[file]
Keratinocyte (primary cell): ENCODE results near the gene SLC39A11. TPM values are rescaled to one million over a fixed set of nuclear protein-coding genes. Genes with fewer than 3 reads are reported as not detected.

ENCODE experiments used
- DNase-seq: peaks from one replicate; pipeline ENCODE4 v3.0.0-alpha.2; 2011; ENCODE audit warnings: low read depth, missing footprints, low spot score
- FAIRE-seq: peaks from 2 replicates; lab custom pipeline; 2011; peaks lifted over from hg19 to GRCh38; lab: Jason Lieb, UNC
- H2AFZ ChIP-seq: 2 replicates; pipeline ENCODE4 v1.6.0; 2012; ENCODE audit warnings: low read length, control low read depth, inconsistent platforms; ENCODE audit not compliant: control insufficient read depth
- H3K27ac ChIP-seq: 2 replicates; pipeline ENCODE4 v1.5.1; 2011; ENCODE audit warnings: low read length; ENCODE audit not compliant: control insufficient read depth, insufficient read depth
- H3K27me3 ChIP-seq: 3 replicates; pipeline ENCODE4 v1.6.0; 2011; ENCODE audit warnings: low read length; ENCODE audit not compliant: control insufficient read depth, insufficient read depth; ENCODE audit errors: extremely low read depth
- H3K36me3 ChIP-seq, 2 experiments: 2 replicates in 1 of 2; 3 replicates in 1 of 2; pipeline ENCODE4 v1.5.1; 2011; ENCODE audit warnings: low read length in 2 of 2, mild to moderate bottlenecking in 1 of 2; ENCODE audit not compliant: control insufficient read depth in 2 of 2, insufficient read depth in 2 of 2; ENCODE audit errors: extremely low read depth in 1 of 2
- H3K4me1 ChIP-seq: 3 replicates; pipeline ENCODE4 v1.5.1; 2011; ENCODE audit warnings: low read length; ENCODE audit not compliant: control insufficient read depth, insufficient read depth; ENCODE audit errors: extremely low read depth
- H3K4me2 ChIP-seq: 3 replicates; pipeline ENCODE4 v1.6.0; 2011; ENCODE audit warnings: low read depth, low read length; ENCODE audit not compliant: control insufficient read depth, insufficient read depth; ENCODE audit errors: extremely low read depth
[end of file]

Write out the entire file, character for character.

Keratinocyte (primary cell): ENCODE results near the gene SLC39A11. TPM values are rescaled to one million over a fixed set of nuclear protein-coding genes. Genes with fewer than 3 reads are reported as not detected.

ENCODE experiments used
- DNase-seq: peaks from one replicate; pipeline ENCODE4 v3.0.0-alpha.2; 2011; ENCODE audit warnings: low read depth, missing footprints, low spot score
- FAIRE-seq: peaks from 2 replicates; lab custom pipeline; 2011; peaks lifted over from hg19 to GRCh38; lab: Jason Lieb, UNC
- H2AFZ ChIP-seq: 2 replicates; pipeline ENCODE4 v1.6.0; 2012; ENCODE audit warnings: low read length, control low read depth, inconsistent platforms; ENCODE audit not compliant: control insufficient read depth
- H3K27ac ChIP-seq: 2 replicates; pipeline ENCODE4 v1.5.1; 2011; ENCODE audit warnings: low read length; ENCODE audit not compliant: control insufficient read depth, insufficient read depth
- H3K27me3 ChIP-seq: 3 replicates; pipeline ENCODE4 v1.6.0; 2011; ENCODE audit warnings: low read length; ENCODE audit not compliant: control insufficient read depth, insufficient read depth; ENCODE audit errors: extremely low read depth
- H3K36me3 ChIP-seq, 2 experiments: 2 replicates in 1 of 2; 3 replicates in 1 of 2; pipeline ENCODE4 v1.5.1; 2011; ENCODE audit warnings: low read length in 2 of 2, mild to moderate bottlenecking in 1 of 2; ENCODE audit not compliant: control insufficient read depth in 2 of 2, insufficient read depth in 2 of 2; ENCODE audit errors: extremely low read depth in 1 of 2
- H3K4me1 ChIP-seq: 3 replicates; pipeline ENCODE4 v1.5.1; 2011; ENCODE audit warnings: low read length; ENCODE audit not compliant: control insufficient read depth, insufficient read depth; ENCODE audit errors: extremely low read depth
- H3K4me2 ChIP-seq: 3 replicates; pipeline ENCODE4 v1.6.0; 2011; ENCODE audit warnings: low read depth, low read length; ENCODE audit not compliant: control insufficient read depth, insufficient read depth; ENCODE audit errors: extremely low read depth